The downing of Malaysia Airlines' flight MH17 may change Putin's hand in eastern Ukraine, but a weak and divided Europe is still no match for the well-armed Russian poker player, according to Polish daily Gazeta Wyborcza’s Andrzej Lubowski: “Future conflicts and misfortunes will soon overshadow the MH17 tragedy. Matters will get back on old tracks. U.S. sanctions will only be a pinch to the Russian economy, as long as the European Union continues dragging its feet. If even a brutal aggression doesn't stop France from supplying Russia with modern weapons; if the CEO of Siemens can't restrain himself from visiting Vladimir Putin's dacha, doesn't it mean that Europe lacks character, political will and imagination? Russia's ruler is laughing out loud at the European impotence.”
Read the full story, What Europe Still Doesn’t Understand About Vladimir Putin.
ALGERIAN PLANE GOES MISSING
A Spanish private airline Company, Swiftair, said it had lost contact with one of its planes, operated by Air Algérie. The flight, which took off from Burkina Faso with 116 people on board, never reached Algiers, its intended destination. Developing
POLAND COLLABORATION WITH CIA ILLEGAL
The European Court of Human Rights ruled that Poland broke the European human rights convention when it helped the CIA render two terror suspects in 2002-2003 who have since been transferred to Guantanamo. According to the BBC, the Polish government must pay $135,000 in damages to each man.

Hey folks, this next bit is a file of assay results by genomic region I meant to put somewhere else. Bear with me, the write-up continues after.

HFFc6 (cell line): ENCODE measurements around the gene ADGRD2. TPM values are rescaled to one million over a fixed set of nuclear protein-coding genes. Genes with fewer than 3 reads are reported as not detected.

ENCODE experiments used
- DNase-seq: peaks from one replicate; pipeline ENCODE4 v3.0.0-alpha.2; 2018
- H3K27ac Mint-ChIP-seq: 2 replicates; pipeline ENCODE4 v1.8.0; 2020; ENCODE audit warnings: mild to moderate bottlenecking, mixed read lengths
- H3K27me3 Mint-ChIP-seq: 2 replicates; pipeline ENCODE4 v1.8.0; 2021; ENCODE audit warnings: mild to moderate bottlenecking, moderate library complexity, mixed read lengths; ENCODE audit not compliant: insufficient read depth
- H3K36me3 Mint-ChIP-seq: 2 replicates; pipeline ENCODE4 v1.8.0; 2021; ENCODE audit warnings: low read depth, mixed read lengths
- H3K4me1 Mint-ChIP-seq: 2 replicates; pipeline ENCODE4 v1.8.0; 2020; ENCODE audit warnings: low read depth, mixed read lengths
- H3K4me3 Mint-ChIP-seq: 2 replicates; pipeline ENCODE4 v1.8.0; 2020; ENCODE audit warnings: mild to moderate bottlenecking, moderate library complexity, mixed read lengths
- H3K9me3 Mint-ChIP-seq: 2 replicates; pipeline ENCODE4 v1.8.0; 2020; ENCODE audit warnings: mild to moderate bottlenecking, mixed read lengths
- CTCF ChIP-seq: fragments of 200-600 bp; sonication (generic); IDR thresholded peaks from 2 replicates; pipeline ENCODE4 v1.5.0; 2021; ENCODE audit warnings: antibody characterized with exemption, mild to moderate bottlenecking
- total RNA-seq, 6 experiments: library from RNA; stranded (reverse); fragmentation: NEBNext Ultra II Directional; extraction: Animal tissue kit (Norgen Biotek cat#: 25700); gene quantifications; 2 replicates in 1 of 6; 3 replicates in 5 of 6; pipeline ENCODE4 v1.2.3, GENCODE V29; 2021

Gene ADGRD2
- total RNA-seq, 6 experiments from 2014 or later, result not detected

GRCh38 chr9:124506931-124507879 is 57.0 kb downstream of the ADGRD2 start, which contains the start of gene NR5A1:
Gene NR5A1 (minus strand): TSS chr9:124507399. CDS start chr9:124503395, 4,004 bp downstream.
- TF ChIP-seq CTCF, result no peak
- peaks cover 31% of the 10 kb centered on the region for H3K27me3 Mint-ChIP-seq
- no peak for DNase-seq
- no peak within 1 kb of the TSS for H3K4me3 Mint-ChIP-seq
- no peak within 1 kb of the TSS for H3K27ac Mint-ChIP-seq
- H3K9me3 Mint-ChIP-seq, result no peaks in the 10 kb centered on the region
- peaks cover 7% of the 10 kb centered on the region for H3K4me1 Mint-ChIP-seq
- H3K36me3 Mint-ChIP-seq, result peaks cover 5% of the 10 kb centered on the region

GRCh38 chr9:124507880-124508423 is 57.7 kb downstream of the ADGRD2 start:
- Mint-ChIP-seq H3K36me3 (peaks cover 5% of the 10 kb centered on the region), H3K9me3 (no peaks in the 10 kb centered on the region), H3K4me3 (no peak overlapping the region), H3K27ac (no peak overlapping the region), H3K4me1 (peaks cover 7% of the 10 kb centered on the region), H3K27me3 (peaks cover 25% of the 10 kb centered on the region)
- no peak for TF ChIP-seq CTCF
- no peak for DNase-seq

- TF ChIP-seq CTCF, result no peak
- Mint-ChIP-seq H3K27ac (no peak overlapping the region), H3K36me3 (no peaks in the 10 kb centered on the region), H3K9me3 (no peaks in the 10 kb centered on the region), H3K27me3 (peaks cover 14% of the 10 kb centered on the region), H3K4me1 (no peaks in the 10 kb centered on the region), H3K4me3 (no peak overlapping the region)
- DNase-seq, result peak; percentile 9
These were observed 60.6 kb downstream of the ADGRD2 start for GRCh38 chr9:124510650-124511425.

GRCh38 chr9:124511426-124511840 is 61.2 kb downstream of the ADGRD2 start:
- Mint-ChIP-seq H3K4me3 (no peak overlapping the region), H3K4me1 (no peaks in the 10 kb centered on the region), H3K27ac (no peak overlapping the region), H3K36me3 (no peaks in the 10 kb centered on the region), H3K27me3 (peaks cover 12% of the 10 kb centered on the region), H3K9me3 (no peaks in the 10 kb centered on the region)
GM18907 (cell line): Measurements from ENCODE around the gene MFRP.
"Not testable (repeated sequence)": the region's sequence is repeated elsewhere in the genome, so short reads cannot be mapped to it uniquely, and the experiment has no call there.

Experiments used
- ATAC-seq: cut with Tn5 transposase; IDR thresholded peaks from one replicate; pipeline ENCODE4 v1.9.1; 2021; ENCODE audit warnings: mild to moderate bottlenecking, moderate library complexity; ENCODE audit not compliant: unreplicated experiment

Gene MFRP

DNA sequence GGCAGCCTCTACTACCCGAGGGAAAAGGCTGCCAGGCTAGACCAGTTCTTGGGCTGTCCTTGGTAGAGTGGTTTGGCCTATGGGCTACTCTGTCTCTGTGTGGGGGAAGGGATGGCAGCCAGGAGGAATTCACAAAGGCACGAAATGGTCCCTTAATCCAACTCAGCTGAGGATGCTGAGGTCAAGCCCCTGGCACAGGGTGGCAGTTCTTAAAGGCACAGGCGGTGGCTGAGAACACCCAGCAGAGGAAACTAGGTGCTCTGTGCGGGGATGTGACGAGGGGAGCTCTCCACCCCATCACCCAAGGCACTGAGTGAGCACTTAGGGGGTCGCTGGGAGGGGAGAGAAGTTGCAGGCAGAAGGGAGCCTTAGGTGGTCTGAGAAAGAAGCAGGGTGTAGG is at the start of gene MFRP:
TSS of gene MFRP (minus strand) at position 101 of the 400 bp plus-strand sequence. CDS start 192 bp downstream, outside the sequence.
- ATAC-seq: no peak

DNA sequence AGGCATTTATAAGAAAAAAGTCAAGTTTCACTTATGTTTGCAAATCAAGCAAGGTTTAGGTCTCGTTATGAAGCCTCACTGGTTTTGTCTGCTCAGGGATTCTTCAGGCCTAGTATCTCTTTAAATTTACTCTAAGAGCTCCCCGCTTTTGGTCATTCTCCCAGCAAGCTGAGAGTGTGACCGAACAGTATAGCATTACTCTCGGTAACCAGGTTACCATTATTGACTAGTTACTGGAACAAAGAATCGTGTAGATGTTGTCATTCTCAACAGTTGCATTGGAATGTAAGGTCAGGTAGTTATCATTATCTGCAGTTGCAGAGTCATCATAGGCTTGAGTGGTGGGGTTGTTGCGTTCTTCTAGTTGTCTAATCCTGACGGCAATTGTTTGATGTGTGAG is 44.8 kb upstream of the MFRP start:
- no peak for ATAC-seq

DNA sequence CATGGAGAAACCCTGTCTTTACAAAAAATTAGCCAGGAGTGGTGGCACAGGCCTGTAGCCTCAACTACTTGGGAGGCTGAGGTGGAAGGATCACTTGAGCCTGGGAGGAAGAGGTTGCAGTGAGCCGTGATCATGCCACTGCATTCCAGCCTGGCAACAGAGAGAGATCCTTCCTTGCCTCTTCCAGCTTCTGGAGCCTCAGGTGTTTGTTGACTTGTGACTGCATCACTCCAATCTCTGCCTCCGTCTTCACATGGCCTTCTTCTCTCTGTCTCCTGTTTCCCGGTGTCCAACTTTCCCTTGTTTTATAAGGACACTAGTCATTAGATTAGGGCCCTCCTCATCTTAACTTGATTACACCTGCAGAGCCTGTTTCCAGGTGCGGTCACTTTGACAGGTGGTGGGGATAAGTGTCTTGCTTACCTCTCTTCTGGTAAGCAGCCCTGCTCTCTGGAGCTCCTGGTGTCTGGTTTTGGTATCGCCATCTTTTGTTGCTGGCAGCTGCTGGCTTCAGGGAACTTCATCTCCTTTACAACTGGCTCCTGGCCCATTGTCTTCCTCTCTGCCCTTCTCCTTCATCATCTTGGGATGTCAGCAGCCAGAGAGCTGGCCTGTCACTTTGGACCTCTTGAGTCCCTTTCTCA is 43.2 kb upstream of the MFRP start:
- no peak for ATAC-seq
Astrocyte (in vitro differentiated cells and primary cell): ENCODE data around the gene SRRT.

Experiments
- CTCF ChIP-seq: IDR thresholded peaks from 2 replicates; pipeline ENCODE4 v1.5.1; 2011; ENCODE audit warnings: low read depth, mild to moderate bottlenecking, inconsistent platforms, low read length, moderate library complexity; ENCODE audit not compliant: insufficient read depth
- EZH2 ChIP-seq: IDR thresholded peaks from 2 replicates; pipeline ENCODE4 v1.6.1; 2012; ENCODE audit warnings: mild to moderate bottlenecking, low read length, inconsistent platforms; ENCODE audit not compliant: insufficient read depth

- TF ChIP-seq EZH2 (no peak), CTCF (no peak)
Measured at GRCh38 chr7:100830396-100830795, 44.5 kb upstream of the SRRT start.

MY GRAND-PÈRE’S WORLD
CEASEFIRE IN CENTRAL AFRICAN REPUBLIC
Fighting groups and representatives from the Central African Republic’s interim government have signed a ceasefire, in what could be a first step towards the end of a months-long conflict between Muslim and Christian groups. France 24 however warns that there has been no agreement yet on disarmament or on the country’s political future.
DEATH PENALTY, ANYTHING BUT SWIFT
A lethal injection execution in Arizona took close to two hours, in what appears to be another botched application of the death penalty.
ETERNAL WINTER IS COMING
Russian President Vladimir Putin is switching Russia to wintertime permanently, a move that is expected to increase the general health and mood of Russians.
EBONY AND IRONY
A pine tree planted in memory of George Harrison has been killed ... by beetles.
Cleaner aviation fuel
Fees imposed on the airline industry should be funneled into a climate fund.
High-flying ambitions for the sector
Hydrogen and electrification
Meanwhile, Rolls-Royce is looking to smash the speed record of electrical flights with a newly designed 23-foot-long model. Christened the Spirit of Innovation, the small plane took off for the first time earlier this month and successfully managed a 15-minute long test flight. However, the company has announced plans to fly the machine faster than 300 mph (480 km/h) before the year is out, and also to sell similar propulsion systems to companies developing electrical air taxis or small commuter planes.
New aircraft designs
International first class will be very nearly a thing of the past.
Aerial view of Rome's Fiumicino airportcommons.wikimedia.org
Data privacy issues
Auckland Airport, New Zealand
The billion-dollar question: Will we fly less?
40% of Swedes intend to travel less